In the U.S. today, there are 93 occupations in which 20% or more of workers are immigrants. These occupations are primarily lower-wage jobs that require relatively little formal education. Latinx individuals make up to 83.5% of the labor force handling said occupations.
In the United States today, there are 93 occupations in which 20% or more of workers are immigrants. These high-immigrant occupations are primarily, but not exclusively, lower-wage jobs that require relatively little formal education. Latinx individuals make up to 83.5% of the labor force handling said occupations.
Yet with statistics like this, current governmental policies aim to reduce legal immigration to the United States, with proposals to prioritize highly skilled and well-educated immigrants. Although nothing signals to the very tangible reality that the American Lifestyle is carried on the backs of these immigrants, we could not afford our way of life if these often undocumented individuals were not a part of our economic system.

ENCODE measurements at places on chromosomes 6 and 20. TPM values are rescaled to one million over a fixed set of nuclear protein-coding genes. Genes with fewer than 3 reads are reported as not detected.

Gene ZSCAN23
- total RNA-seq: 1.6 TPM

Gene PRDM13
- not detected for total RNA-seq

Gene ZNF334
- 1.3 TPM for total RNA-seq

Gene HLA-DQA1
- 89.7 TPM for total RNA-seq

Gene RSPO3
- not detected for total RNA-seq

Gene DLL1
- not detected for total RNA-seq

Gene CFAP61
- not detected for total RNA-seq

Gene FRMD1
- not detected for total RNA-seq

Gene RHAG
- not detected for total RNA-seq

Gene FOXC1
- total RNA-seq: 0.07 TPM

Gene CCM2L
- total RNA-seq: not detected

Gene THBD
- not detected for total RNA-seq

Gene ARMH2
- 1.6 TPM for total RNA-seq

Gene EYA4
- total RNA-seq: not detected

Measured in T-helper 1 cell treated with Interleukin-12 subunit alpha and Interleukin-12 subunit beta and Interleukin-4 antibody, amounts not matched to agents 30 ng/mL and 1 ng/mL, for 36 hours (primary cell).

In 2017 Latinx accounted for 13.1 million foreign-born people in the US Labor force. Each making only about 82.4% of the salary of their native-born counterparts. From day laborers to fruit pickers, nannies, street vendors, construction workers, gardeners, and housekeepers, each and every one of these individuals fulfills a low-wage job that requires little education, in turn granting the opportunity for this society to thrive while providing said individuals with a restrictive set of living rights.
Featuring artworks by Claudia Cano, Alejandro Cartagena, Adrian Delgado, Ramiro Gomez, Albert Lopez Jr., Lino Martinez, Narsiso Martinez, and Antonio Pelayo.
Curated by Erika Hirugami, MAAB. Founder & CEO of CuratorLove